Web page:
Mountain bikes aren’t the sellers they used to be, and road racing bikes went off the boil even before Lance Armstrong lost $100m by telling all to Oprah in 2013. Electric bikes are filling some of the gaps, but one of the standout categories in today’s bike market – sometimes electrified – is the cargobike, the beefy bicycle that can schlepp more than you might think, and at least as much as a small car.
While the category is hot today (Ford and VW both have skin in the game), it’s more of a comeback than an all-new phenomomen. Cargobikes were first popular in the 1880s and 1890s, but when cycling fell out of favor from about 1897 (before the popularity of the automobile) these utilitarian bikes went the same way as the dodo. For most Americans throughout the early years of the 20th Century the bicycle was perceived to be a child’s toy, not an adult’s transportation device.
The Second World War flipped this status, with production of children’s bikes being halted for the priority manufacture of adult bicycles. The Office of Price Administration commissioned bicycle manufacturers Huffman and Westfield to make the Victory Bike. This was launched in January 1942 by OPA “price boss” Leon Henderson at a press shoot in Washington, DC. The Victory Bike was robust and had a large steel basket on the front. Henderson demonstrated its agility in front of the Capitol building, riding no-handed while chomping on an unlit cigar. Later in the shoot, he rode for some distance with his female stenographer in the basket, ahead of a “caravan of cycling [OPA] clerks.”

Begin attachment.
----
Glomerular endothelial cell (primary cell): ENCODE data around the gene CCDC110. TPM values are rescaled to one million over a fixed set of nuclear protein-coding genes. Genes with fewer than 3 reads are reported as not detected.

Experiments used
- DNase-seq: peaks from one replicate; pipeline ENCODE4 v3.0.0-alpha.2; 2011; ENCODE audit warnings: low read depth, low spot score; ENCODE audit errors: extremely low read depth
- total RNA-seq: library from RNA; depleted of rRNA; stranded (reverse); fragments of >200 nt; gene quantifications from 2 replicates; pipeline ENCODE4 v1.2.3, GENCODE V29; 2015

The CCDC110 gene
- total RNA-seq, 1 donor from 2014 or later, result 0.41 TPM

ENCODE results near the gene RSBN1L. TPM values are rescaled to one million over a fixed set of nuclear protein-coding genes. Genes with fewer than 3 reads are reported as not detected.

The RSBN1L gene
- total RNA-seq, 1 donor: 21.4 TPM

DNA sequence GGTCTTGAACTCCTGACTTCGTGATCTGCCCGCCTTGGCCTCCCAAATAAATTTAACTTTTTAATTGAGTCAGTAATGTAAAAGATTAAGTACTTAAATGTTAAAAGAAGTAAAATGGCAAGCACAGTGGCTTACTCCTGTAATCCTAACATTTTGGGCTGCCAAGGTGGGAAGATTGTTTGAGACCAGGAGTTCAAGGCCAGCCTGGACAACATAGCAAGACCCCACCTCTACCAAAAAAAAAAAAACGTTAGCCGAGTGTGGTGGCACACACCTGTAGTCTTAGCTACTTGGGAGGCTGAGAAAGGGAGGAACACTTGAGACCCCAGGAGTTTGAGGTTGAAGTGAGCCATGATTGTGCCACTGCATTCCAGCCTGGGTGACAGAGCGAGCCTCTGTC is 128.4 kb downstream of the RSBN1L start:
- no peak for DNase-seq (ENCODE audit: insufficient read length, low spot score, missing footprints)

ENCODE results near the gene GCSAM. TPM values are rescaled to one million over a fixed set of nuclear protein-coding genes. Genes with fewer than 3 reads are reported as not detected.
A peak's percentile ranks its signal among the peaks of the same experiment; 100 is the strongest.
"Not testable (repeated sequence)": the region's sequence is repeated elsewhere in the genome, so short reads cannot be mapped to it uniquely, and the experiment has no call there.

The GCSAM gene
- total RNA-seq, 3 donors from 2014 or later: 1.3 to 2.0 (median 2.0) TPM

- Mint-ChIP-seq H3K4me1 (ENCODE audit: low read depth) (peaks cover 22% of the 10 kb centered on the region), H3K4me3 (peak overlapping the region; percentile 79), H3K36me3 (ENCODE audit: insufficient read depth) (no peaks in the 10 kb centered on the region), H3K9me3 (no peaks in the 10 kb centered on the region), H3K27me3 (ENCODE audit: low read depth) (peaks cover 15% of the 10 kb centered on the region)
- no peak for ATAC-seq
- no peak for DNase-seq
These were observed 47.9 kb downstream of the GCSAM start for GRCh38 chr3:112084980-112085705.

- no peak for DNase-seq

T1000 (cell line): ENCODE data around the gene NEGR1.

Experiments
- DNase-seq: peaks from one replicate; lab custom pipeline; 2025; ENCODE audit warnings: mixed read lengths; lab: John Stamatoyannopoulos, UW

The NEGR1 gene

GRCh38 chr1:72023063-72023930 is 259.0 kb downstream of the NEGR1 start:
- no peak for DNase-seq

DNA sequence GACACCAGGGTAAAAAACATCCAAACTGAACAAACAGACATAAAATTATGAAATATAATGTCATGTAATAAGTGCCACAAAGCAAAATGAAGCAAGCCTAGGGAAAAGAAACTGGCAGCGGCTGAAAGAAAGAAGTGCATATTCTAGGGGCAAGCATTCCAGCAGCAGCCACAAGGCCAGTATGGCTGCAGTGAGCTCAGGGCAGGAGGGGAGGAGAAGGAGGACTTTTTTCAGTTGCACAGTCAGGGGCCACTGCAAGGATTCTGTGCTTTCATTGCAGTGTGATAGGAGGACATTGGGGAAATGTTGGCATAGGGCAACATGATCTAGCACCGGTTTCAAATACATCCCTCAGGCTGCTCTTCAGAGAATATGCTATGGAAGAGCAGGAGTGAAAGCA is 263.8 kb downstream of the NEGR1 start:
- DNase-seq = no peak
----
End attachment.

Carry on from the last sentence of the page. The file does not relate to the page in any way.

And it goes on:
Press reports projected that 750,000 Victory Bikes would be sold each year to “help meet [the] auto shortage.” (During WWII, car use was restricted, and even deemed unpatriotic.) The actual number of Victory Bikes sold was far less than this, nevertheless, it was significant that a government department officially promoted bicycling as a more patriotic choice than motoring. Not all Americans were convinced it was their duty to scrimp on their driving, but such skepticism was called out by the New York Times. In an article sub-titled “Both for Business and Pleasure the Bike Is Replacing the Vanishing Motor Car,” the paper remarked:
To the skeptic who says “Bosh! The cycle will never replace the auto,” the cyclist can point to England where the cycle has always been an important factor in public transportation. Today at least 25 per cent of the British population, including some 7,000,000 war workers, pedal about.